While patients are increasingly embracing the benefits of virtual care, primary care physicians (PCPs) are facing mounting pressure in managing the complexities of autoimmune conditions compounded by the persistent issue of staff shortages. One of the challenges they encounter is the lack of interoperability and fragmented data across various health care providers. Patient care is often delivered in silos, with each specialist having limited visibility into the treatments and interventions provided by other providers. This lack of seamless communication and data sharing hampers efficient care coordination and compromises the ability to obtain comprehensive patient-reported outcomes that could inform decision-making.

Although patients are used to integrating health apps, the use of apps in managing autoimmune conditions goes beyond mere adoption; it necessitates using the right apps and effectively integrating them with existing health care systems. Autoimmune diseases present unique challenges that require specialized functionalities not typically found in generic health apps. The intricate nature of these conditions demands tailored solutions that account for disease-specific parameters, symptom tracking, medication management, and personalized care plans. Recognizing these nuances, it’s exactly why my co-founder Kwaku Owusu and I developed ViuHealth to explicitly address the needs of autoimmune patients, offering comprehensive features and a patient-centered approach.

Scaling and keeping patients at the center of app-based interventions may seem complex, but a layered approach can provide a framework for success. At the core is the patient, around whom the technology (app) revolves. Apps serve as a crucial tool that bridges the gap between patients and providers, enabling the contextualization of health data and facilitating communication. Surrounding the patient and the app is the Care Team layer, comprising clinical professionals who provide a human touch to patient care. The Care Team offers support, context, and fills gaps in care when patients are unable to see their PCP or specialists. It is important to note that the Care Team functions in addition to the PCP and specialists, providing a complementary layer of expertise and guidance. Finally, the layer of providers encompasses PCPs, specialists, and other health care professionals who, with a comprehensive view of the patient's health data, can make well-informed decisions and deliver optimal care.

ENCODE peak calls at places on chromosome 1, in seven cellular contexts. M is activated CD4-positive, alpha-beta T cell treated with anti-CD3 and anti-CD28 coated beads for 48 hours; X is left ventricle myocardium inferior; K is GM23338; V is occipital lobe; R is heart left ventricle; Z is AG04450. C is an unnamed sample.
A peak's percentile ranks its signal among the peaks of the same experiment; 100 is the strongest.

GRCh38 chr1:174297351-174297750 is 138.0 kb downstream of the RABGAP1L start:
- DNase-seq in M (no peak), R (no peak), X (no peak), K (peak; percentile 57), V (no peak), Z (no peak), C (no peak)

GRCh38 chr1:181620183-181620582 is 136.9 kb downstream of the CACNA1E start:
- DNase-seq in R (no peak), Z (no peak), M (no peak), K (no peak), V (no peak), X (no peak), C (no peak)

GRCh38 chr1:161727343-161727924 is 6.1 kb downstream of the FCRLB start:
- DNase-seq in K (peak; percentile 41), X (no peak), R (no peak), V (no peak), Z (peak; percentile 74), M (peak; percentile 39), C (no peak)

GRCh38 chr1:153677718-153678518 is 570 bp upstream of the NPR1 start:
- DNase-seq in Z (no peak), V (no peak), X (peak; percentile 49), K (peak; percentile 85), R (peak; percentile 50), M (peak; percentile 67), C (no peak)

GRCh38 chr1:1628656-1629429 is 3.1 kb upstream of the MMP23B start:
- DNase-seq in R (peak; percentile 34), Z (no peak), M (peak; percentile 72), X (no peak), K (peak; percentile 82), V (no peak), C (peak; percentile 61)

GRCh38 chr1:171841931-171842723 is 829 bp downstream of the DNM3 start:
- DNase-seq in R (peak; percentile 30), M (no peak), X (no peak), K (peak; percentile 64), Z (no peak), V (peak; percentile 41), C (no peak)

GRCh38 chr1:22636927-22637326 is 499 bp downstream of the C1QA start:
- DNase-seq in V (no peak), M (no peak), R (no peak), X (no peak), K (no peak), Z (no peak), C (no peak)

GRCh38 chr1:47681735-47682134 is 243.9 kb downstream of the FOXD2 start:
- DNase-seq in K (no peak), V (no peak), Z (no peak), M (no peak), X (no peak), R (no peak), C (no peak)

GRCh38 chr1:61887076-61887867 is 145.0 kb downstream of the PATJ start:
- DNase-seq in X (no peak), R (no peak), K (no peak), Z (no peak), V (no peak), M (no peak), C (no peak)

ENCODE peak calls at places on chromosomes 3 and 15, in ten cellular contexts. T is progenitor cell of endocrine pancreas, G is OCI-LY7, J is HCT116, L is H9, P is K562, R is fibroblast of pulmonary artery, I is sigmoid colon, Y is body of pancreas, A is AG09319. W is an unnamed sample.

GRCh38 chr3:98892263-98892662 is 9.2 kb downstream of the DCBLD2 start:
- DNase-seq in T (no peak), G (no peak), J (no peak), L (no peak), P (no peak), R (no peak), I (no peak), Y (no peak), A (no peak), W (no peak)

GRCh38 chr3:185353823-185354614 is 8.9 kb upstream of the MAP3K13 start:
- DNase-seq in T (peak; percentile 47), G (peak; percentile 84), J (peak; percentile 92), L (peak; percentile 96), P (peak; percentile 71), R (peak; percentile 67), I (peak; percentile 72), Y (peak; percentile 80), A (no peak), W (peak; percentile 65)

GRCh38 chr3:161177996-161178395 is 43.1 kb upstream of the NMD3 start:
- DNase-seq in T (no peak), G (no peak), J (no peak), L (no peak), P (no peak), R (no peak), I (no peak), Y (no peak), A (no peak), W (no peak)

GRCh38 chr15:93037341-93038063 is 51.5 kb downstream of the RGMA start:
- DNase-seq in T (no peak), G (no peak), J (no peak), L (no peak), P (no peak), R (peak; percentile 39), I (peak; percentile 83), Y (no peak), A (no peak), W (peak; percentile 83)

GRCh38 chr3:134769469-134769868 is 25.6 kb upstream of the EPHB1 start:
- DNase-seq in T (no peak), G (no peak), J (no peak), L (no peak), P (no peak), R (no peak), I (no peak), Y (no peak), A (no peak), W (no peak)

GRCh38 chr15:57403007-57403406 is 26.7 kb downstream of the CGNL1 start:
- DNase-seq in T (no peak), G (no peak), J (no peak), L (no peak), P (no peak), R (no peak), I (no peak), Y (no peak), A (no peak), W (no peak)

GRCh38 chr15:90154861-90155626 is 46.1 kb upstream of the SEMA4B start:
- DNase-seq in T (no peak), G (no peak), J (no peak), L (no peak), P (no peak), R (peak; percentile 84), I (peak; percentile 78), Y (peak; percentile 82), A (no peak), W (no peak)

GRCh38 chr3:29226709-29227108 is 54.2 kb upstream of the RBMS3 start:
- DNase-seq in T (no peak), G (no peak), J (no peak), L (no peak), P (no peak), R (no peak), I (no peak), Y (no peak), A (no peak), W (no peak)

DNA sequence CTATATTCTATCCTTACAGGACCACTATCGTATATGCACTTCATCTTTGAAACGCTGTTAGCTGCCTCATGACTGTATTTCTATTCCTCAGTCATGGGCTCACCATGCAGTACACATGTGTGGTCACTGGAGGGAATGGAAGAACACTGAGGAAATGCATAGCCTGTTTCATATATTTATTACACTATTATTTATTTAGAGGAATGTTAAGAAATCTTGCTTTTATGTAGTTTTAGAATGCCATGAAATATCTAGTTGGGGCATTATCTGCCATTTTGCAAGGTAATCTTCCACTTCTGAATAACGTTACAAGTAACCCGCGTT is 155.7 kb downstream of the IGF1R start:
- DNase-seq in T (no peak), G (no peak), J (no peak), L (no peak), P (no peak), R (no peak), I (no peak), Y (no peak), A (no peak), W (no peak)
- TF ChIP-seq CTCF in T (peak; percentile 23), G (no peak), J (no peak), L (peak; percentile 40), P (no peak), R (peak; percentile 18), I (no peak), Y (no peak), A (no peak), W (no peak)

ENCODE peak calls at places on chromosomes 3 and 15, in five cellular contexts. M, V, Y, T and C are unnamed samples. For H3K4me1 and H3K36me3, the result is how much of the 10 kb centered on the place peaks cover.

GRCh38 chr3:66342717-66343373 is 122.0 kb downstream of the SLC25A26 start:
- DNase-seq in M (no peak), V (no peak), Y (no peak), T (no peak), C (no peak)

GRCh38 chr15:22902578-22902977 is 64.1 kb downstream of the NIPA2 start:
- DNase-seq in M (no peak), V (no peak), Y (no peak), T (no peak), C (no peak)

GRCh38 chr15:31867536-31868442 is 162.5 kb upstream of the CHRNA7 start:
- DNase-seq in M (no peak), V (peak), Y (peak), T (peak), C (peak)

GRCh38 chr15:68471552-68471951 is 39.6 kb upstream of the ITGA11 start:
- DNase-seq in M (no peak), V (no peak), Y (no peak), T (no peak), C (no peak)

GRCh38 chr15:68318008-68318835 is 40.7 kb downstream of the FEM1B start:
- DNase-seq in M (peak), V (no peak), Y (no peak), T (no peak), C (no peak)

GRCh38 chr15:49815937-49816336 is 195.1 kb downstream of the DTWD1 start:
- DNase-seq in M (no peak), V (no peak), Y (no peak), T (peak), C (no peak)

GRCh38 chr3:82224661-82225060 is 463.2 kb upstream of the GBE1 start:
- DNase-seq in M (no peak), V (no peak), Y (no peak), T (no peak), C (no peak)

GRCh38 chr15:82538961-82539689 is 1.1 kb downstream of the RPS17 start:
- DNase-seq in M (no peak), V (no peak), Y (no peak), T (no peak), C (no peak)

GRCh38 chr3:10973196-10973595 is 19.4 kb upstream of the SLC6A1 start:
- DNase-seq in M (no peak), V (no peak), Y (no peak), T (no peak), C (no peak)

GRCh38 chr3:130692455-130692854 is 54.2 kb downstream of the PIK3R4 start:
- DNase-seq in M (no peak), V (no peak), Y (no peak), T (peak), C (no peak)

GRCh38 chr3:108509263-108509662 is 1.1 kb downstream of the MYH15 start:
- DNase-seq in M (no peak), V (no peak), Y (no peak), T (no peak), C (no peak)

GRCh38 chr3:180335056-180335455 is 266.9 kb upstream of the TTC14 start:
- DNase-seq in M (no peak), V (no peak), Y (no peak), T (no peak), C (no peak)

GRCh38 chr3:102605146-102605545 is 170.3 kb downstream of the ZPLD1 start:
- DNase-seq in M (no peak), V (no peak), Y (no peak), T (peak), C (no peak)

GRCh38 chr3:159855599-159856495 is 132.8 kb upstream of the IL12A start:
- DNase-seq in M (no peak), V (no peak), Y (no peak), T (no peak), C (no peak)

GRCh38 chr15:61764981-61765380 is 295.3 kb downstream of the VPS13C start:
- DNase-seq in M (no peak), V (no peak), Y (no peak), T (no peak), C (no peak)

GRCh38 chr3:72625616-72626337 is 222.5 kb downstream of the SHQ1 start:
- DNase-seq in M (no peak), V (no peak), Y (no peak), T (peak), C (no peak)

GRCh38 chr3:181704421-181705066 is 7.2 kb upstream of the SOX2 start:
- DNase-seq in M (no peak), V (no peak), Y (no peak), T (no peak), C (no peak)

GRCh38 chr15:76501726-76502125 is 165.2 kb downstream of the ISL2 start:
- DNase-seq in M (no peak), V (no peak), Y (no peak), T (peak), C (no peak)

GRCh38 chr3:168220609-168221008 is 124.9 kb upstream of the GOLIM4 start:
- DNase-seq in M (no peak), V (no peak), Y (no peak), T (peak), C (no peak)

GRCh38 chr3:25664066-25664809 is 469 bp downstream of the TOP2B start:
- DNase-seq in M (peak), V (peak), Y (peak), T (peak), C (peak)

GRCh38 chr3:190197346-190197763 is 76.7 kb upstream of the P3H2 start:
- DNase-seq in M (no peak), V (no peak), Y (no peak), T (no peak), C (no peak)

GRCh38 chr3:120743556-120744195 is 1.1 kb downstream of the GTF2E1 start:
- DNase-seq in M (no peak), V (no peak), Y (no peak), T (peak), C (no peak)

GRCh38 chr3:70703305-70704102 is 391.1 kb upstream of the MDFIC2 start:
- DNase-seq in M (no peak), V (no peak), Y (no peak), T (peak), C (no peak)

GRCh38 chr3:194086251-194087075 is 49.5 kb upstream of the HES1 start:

This layered approach ensures that primary care physicians have access to all relevant patient information and can collaborate seamlessly with other providers involved in the patient's care. The integration of apps specifically designed for autoimmune conditions, along with a patient-centered and team-based approach, holds immense potential to streamline care coordination, improve patient outcomes, and enhance the overall management of autoimmune diseases.

By leveraging the power of technology, prioritizing patient needs, and fostering collaboration among care team members, primary care physicians can effectively utilize apps to support patients in managing their autoimmune conditions. This comprehensive approach not only addresses the challenges faced by PCPs, but also paves the way for a more holistic and personalized health care experience for patients.

Melanie Igwe is the chief operating officer and cofounder of ViuHealth, responsible for overseeing business operations and partnerships. With over seven years of experience in healthc are, including roles at Texas Medical Center and Harris Health, she also has a background as a founder of a digital health start-up.